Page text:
Top 5 Game Photography Tips for Beginners
A Non-Photographer's Game Photography Tutorial
Welcome to the Top 5 Game Photography Tips for Beginners tutorial!
There are A LOT of photography tutorials our there, written by people that are amazing at photography.
There are NOT a lot of game photography tutorials out there, and even less professional game photographers (because I don’t think this profession really exists – yet).
So, follow me on my non-photographers game photography tutorials as I bumble my way through professional photography guides and apply them to game photography.
A bit about me – I have been working on IT projects for the last 10 years or so. I completed a degree in Computer Science which majored in Games Technology, and am a photography enthusiast that has done a few African Safari’s and overseas trips with my DSLR. So I know a bit about how games are made, and can also find my way around a camera.
For this tutorial I googled “best basic photography tutorial” and picked the top result. If you want to look at the tutorial I am using, this is it.
Top 5 Game Photography Tips for Beginners
1. The Exposure Triangle
The exposure triangle helps you capture that light in the best way possible in the environment you are taking the image. This section is a need to know when capturing an image in real life, and is very useful to know for game photography.
Game Photography is all about capturing light, but in a different way than in real life. In games, it isn’t always easy to tell where the light is coming from, what kind of light is trying to be achieved (i.e. sunlight, fluorescent light, candles, etc.), or what the strength of the light is.
Light in the real world needs to follow physics – light in games can do anything. The source could be anywhere, it can travel anywhere or light things that should be in shadows. There are even times when there is no apparent source of light – the game is just lit up.
That makes it even more important to pay attention to what the light is doing when taking in-game photos.
Developers have done a really good job at mimicking what a real life camera does, so it is important to know what the exposure triangle is and use it to your advantage:
- Aperture — The size of the lens opening, often stated in the form of “f/stops” – f/2, f/5, f/11, etc. The smaller the number, the wider the aperture opening. The wider the aperture, the more light is let in. Aperture size also affects depth of field (which affects, for example, background blur).
- Shutter Speed — How long the shutter is left open, often stated in the form of 1/200 sec, 1/60 sec, 5 sec, etc. The slower the shutter speed, the more light is let in. Shutter speed also affects sensitivity to motion (faster speeds will freeze motion, slower speeds will motion blur).
- ISO — How sensitive the sensor is to light, simply stated as 100 ISO, 400 ISO, 6400 ISO, etc. Higher ISOs allow you to take photos in darker situations, but the trade-off is noise (“grain”). That’s why photos in the dark often have those characteristic spots.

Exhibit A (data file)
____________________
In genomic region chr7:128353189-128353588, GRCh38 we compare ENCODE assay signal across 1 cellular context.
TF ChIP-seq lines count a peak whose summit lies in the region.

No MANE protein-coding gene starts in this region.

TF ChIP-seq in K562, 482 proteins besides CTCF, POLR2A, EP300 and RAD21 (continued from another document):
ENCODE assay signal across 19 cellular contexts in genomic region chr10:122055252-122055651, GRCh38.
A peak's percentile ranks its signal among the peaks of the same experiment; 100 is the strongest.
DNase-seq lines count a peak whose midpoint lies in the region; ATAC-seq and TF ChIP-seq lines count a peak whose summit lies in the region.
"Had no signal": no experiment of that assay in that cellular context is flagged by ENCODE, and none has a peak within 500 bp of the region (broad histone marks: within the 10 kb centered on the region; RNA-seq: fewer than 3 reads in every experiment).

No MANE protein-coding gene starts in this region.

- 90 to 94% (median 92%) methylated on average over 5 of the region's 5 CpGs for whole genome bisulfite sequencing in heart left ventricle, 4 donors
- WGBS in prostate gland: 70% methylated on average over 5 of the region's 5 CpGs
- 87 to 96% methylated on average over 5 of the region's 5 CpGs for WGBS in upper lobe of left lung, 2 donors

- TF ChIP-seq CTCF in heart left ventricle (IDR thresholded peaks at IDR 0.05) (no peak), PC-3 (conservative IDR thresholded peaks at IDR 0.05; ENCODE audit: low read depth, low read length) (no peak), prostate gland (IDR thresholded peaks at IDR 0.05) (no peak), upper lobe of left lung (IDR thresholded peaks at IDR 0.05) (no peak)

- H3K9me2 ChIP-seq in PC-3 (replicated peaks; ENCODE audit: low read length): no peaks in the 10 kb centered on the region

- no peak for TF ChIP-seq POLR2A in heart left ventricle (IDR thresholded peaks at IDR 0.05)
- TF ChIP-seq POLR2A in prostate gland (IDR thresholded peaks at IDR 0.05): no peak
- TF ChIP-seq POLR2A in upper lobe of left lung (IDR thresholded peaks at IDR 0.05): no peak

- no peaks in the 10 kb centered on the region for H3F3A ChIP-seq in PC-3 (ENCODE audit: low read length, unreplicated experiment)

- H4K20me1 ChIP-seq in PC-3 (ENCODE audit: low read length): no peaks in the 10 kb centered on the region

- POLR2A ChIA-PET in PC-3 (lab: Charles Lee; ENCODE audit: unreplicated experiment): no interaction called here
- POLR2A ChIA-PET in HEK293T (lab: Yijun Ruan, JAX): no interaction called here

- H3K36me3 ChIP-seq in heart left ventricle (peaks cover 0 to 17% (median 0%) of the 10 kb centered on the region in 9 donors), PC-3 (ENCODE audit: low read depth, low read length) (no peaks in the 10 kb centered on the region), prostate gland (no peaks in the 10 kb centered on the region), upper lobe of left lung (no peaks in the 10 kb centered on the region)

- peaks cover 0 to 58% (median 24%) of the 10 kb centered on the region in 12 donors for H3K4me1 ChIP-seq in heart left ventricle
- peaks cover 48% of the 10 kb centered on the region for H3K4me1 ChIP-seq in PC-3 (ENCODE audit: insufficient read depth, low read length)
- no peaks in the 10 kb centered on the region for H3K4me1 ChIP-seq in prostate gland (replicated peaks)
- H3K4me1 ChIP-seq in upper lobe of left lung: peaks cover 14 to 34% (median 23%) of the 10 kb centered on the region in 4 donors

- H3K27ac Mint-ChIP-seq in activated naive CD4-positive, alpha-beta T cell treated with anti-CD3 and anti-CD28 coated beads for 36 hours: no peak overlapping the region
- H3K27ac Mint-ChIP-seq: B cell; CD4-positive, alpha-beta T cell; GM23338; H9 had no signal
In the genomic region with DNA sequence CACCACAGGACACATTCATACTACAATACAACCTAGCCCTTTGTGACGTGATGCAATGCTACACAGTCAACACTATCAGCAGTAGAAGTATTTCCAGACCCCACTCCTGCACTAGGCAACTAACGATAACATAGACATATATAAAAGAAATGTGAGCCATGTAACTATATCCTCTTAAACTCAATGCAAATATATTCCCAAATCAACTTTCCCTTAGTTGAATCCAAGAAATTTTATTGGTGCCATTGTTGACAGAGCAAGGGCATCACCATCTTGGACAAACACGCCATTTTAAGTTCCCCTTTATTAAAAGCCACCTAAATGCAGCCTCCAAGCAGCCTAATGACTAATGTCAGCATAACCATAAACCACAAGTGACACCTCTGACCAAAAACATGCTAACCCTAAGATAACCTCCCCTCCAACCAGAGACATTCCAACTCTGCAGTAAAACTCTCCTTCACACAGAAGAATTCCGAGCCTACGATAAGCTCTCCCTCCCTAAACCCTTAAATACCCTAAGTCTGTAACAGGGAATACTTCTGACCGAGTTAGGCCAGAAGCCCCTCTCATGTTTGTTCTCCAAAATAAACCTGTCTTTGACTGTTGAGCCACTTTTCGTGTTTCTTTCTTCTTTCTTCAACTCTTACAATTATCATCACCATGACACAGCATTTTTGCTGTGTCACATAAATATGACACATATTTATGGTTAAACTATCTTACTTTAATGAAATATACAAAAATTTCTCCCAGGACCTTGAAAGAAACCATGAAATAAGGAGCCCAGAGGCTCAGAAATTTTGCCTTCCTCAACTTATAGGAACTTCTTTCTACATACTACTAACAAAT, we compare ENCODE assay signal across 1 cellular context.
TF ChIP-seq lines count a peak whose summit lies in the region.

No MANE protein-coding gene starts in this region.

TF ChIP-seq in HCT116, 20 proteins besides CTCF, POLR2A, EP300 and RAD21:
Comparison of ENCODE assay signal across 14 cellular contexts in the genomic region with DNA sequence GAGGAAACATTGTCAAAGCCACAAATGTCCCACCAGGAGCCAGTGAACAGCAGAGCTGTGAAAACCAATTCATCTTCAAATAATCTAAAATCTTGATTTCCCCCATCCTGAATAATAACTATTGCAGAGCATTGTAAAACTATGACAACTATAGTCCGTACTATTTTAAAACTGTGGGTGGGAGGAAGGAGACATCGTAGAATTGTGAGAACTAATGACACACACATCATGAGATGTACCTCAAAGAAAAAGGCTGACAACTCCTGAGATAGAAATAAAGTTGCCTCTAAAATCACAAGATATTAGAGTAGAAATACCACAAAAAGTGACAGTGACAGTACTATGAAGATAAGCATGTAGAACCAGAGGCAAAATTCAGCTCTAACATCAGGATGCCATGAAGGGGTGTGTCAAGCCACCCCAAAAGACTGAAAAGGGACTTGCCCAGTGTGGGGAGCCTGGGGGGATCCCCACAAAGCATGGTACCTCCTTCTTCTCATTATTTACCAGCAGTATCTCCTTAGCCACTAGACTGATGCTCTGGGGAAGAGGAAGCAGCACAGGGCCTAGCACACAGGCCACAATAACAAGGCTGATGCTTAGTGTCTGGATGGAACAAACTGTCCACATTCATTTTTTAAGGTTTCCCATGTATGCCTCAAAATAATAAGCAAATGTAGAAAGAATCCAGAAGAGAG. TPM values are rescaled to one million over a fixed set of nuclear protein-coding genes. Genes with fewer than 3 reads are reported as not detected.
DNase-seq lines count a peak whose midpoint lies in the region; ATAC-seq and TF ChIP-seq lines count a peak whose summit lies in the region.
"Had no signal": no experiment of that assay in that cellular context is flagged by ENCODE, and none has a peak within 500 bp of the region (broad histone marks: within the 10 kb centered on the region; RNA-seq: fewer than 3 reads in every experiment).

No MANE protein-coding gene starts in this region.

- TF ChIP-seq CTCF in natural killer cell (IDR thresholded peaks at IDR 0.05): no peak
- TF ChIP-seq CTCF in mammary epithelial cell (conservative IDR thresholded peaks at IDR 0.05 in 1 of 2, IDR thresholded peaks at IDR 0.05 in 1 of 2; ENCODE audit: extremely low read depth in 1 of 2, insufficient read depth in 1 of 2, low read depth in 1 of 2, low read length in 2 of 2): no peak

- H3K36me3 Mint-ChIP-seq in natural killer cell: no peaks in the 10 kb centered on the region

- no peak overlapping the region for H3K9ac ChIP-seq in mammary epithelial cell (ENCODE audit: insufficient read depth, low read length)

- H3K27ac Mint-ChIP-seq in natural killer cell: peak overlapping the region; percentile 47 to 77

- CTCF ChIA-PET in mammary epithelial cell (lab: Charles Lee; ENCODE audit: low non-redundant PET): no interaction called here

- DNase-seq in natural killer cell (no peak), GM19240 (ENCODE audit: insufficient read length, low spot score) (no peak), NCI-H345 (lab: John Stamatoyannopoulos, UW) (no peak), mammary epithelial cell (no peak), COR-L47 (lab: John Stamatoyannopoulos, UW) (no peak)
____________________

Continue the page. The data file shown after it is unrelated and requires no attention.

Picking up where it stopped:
Sometimes these won’t be included in a photo mode, or could be included but called something different (brightness instead of ISO for example).
2. The Rule of Thirds
The Rule of Thirds is a composition technique widely used by photographers to improve their photography. A simple concept that I often get it wrong. For more advanced compositional techniques see our Intermediate Composition tutorial here
To use this technique, mentally divide the image into thirds with two vertical lines and two horizontal lines. The subject of the photo can then be placed in the intersection of the lines. This is where I have gotten it wrong before, by placing the subject in one of the thirds. Wrong. Intersection is where it’s at.
The biggest thing missing when comparing a pro photographer to an amateur is the composition of the photo. This technique will get you one step closer to being a pro!
3. Change Your Perspective
“One way to ensure an unremarkable photo is to snap a subject straight-on from eye level.” Love it.
Change the perspective of your snap! This is an incredibly easy thing to do in game photography, so should be taken advantage of.
Below I have taken a shot from eye level and a shot from as high as the camera would go. Which one do you like better?
Try getting higher or lower, closer to the subject, or at an angle that you wouldn’t normally be looking from. Make the image unique!
4. Post Processing
There is nothing wrong with a bit of post processing an image taken from a game. In real life, cameras are flawed, and in game photography is no different.
The developers have done their best to give us a good quality camera, filters and options for making the shot look it’s best. But they haven’t embedded a full image editing suite in the game (and nor should they!). So if you feel your images are lacking something, post processing could bring it out. If you want a good, free image editing tool, look no further than GIMP.
5. Don’t Blame Your Gear
A skilled photographer can take a great photo with a crappy camera. Make the most out of what the game developers have given you. Learn as much as you can about composition, lighting and perspective. Improve your skills using the the tools in the game as well post processing tools.
Try new things, and share it with the community to get feedback and advice!
Thanks for coming along on this Top 5 Game Photography Tips for Beginners tutorial with me. It certainly improved my photos after going through it! Keep an eye out on our site for more of these in the future, including Black and White, high speed and depth of field tutorials.
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